An Ohio woman has been charged with two counts of misdemeanor assault after her attacks on two female McDonald’s employees were caught on video.
Cherysse Cleveland, 44, was arrested at a McDonald’s restaurant in Ravenna, Ohio, on Monday morning after she was captured on video punching the store manager and another worker amid frustration that she wasn’t allowed to mix flavors of her slushie, according to police.
Brian Allen, the customer who filmed the video, told WOIO-TV on Tuesday that he began filming the argument on his cellphone once it started escalating.
“I was concerned that she may start hurting somebody. So, I started recording in case law enforcement needed the tape for any kind of evidence of the assault,” he explained.
Allen shared the shocking video on Facebook, where it quickly went viral.
WARNING: The following video contains vulgar language that some viewers may find offensive.
According to Allen, the brawl started because of a disagreement over a McDonald’s slushie.
“I heard her ask for a slushie with all three flavors mixed into one,” he told WOIO. “Whereupon the manager informed her that they could not do that, and she became increasingly irritated and combative and decided that she would go behind the counter and fix her own drink.”
During the harrowing incident, the woman identified as Cleveland walked behind the counter to argue with the McDonald’s worker who was taking her order.
The employee was heard repeatedly warning the suspect, “Do not touch me.”
The store manager tried to de-escalate the situation by stepping between her employee and the woman, who reacted by slugging her in her left jaw.
Astonishingly, the manager stayed calm and simply ordered her to leave the store.
The woman identified as Cleveland yelled back and told the manager that she should get out.
She then walked over to the beverage station to fill a cup with ice.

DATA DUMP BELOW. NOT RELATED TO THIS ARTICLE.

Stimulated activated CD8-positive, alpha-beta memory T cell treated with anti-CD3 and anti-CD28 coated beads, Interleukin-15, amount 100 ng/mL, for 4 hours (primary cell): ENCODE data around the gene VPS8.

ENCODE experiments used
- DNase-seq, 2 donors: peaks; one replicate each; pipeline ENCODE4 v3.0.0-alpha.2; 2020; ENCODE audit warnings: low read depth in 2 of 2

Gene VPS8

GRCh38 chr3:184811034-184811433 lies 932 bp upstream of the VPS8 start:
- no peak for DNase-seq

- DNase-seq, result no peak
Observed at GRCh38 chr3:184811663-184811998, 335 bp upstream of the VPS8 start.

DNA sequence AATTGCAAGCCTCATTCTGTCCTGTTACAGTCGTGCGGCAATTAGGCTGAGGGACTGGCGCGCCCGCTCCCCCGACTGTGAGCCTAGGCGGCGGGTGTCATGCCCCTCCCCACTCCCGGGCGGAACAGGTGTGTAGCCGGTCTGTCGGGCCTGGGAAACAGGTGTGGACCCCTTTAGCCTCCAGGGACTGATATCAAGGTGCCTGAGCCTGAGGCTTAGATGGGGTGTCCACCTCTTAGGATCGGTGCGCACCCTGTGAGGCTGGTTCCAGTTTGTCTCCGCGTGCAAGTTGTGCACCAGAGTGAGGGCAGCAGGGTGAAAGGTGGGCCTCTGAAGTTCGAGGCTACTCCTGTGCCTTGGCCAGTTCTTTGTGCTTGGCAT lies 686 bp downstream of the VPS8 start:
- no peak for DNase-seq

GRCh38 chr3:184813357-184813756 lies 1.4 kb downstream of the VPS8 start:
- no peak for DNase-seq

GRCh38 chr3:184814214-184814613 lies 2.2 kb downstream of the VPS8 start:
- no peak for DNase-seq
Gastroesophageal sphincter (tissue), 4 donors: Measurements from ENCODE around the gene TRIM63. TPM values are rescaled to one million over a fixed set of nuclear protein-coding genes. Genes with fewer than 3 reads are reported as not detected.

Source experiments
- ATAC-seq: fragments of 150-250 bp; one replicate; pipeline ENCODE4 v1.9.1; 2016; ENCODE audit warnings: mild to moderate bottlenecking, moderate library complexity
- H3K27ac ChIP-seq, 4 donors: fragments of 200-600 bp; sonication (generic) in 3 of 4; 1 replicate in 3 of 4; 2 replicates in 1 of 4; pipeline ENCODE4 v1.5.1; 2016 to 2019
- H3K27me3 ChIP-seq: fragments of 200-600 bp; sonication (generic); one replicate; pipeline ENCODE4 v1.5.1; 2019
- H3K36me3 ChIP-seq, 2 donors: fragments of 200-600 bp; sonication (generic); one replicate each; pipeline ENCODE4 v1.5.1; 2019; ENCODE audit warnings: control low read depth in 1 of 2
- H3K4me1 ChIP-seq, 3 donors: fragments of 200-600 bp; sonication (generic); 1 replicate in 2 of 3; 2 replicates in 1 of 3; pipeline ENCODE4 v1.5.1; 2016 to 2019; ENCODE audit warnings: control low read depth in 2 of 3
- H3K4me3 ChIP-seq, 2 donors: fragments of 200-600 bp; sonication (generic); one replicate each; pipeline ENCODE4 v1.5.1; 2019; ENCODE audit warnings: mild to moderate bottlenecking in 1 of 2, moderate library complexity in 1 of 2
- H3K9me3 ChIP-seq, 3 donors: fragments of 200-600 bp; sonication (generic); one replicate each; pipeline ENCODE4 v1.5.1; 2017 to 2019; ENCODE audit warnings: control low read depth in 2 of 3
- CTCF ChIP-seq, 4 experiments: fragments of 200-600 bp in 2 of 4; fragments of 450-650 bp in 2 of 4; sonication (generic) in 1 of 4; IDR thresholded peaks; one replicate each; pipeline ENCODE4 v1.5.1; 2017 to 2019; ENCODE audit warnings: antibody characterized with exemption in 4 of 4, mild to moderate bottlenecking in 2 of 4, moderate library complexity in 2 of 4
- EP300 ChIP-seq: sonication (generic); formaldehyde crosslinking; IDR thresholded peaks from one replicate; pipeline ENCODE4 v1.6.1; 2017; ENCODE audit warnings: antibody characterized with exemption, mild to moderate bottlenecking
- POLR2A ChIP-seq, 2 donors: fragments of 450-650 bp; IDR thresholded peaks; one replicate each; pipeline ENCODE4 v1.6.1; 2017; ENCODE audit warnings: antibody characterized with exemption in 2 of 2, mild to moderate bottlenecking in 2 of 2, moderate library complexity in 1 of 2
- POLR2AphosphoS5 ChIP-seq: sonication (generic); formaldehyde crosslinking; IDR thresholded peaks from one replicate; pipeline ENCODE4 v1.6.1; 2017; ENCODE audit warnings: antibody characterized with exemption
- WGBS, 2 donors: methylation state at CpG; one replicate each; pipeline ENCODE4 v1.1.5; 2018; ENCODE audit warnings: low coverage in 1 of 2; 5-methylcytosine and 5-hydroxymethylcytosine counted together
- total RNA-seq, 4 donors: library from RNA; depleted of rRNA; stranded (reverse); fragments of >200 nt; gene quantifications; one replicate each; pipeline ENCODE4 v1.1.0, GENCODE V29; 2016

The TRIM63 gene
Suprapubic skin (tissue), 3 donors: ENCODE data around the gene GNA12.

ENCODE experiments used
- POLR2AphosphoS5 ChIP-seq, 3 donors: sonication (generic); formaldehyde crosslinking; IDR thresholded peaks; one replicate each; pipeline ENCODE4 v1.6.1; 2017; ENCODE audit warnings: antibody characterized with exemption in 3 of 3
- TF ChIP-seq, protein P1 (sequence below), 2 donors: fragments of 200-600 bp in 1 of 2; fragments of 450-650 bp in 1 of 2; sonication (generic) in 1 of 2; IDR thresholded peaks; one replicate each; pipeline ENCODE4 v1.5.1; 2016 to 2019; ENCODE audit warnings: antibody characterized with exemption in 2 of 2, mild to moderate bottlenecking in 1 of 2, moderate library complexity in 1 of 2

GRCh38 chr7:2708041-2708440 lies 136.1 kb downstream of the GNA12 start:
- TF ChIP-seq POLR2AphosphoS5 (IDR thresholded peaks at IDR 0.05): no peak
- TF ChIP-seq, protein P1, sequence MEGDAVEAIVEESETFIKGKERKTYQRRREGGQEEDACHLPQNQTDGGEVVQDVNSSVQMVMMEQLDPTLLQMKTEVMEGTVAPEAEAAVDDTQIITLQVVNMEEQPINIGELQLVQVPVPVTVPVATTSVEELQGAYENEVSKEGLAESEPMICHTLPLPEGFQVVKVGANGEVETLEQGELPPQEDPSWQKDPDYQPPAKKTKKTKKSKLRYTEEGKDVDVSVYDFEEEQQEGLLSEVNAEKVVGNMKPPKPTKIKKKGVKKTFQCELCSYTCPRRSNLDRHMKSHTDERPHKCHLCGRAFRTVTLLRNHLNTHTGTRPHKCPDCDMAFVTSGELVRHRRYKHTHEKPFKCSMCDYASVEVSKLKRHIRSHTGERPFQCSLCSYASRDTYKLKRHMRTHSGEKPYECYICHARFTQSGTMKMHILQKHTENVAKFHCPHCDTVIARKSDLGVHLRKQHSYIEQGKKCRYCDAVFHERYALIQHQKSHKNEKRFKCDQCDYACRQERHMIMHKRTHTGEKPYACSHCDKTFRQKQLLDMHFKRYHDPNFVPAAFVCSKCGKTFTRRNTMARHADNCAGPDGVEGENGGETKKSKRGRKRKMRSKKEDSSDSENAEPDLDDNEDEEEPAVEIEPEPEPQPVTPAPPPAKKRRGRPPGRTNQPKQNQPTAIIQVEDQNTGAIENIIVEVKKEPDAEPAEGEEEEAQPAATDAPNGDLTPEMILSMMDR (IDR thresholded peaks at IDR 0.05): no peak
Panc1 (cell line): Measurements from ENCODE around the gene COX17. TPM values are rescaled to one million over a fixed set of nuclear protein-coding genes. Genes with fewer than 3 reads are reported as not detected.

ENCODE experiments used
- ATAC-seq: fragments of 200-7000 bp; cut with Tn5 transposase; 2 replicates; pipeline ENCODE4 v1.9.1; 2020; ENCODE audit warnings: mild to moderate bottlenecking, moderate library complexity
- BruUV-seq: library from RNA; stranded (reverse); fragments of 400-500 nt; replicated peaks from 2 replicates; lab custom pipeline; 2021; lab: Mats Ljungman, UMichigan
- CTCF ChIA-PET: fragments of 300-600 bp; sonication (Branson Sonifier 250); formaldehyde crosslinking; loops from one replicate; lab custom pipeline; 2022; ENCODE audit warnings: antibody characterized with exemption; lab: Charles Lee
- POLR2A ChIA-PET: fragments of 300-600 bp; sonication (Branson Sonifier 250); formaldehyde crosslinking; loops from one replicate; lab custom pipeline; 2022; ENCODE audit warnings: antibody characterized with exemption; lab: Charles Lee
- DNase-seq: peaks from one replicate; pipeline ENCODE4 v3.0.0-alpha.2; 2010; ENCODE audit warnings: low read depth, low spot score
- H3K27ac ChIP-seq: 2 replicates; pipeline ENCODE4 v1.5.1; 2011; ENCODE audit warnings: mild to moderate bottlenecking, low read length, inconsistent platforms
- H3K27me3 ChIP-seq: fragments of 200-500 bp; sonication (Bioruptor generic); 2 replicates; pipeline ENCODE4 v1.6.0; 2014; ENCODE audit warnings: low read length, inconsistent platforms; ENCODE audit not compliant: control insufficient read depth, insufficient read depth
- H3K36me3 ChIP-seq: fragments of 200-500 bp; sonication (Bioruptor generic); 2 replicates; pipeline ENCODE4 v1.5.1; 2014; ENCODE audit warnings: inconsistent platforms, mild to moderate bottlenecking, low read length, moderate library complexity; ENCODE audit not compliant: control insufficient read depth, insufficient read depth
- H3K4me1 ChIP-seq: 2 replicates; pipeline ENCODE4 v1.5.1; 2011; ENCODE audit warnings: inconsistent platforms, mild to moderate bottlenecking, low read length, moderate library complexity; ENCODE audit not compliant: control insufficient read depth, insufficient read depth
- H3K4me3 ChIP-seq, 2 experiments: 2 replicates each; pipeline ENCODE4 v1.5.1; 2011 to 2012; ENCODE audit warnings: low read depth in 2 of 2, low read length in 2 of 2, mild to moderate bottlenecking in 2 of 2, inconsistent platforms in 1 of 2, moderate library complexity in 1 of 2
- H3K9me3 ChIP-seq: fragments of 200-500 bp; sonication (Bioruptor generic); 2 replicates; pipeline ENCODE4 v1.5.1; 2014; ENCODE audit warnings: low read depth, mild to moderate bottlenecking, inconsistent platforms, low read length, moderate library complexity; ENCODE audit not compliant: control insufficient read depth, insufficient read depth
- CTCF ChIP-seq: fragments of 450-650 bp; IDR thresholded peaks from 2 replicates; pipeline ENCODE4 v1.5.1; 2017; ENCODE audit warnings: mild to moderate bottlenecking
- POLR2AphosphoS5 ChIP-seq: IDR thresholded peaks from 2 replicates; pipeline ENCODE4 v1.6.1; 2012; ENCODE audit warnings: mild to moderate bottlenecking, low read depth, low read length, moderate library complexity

Afterward, the woman walked back behind the counter again and threw the cup of ice at the employee with whom she had argued earlier and began hitting her.
The worker then pushed the woman down to the ground, pummeled her and yanked her wig.
Police arrived and arrested her. To her credit, the woman did not resist arrest, which meant she missed out on the chance to become the left’s latest anti-police icon.
Cleveland was released from jail on Wednesday after pleading not guilty the previous day.
Her demeanor in court was a stark contrast to the hostile attitude she had displayed during her McDonald’s scuffle.
Woman charged in Ravenna McDonald’s attack released from jail after posting bond https://t.co/drguwQU1fu
— Cleveland 19 News (@cleveland19news) June 17, 2021
The judge ordered Cleveland not to return to that McDonald’s location and to not have any contact with the employees she had fought.
The customer/witness who filmed the incident praised the McDonald’s employees for their incredible restraint.
“If I was in their shoes, I wouldn’t have been able to show the restraint they did,” Allen told WOIO. “You can see from the video that several times, not just once, she physically assaults and or pushes them. And they don’t do anything except for to try to protect themselves. And you can clearly hear the one employee trying to protect her boss as well. I think they both did outstanding jobs.”
Allen said it’s a shame that minor disagreements over something small escalate so quickly these days.
“I don’t see anybody having to take abuse like that,” he said. “I think the lesson is just to treat people the way that we want to be treated, and I don’t see that a lot in the world anymore.”
NYC: 82-year-old man assaulted and robbed of his cane at Manhattan bodega—suspect at large pic.twitter.com/ol585PC4rb
— Breaking911 (@Breaking911) June 17, 2021
Sadly, this incident is illustrative of the powder keg we live in today. People coming to blows over an inconsequential matter like a slushie is not the society we should aspire to or condone.
Unfortunately, these events are becoming increasingly common, and we’re becoming desensitized to senseless violence and cruelty every day.
This article appeared originally on The Western Journal.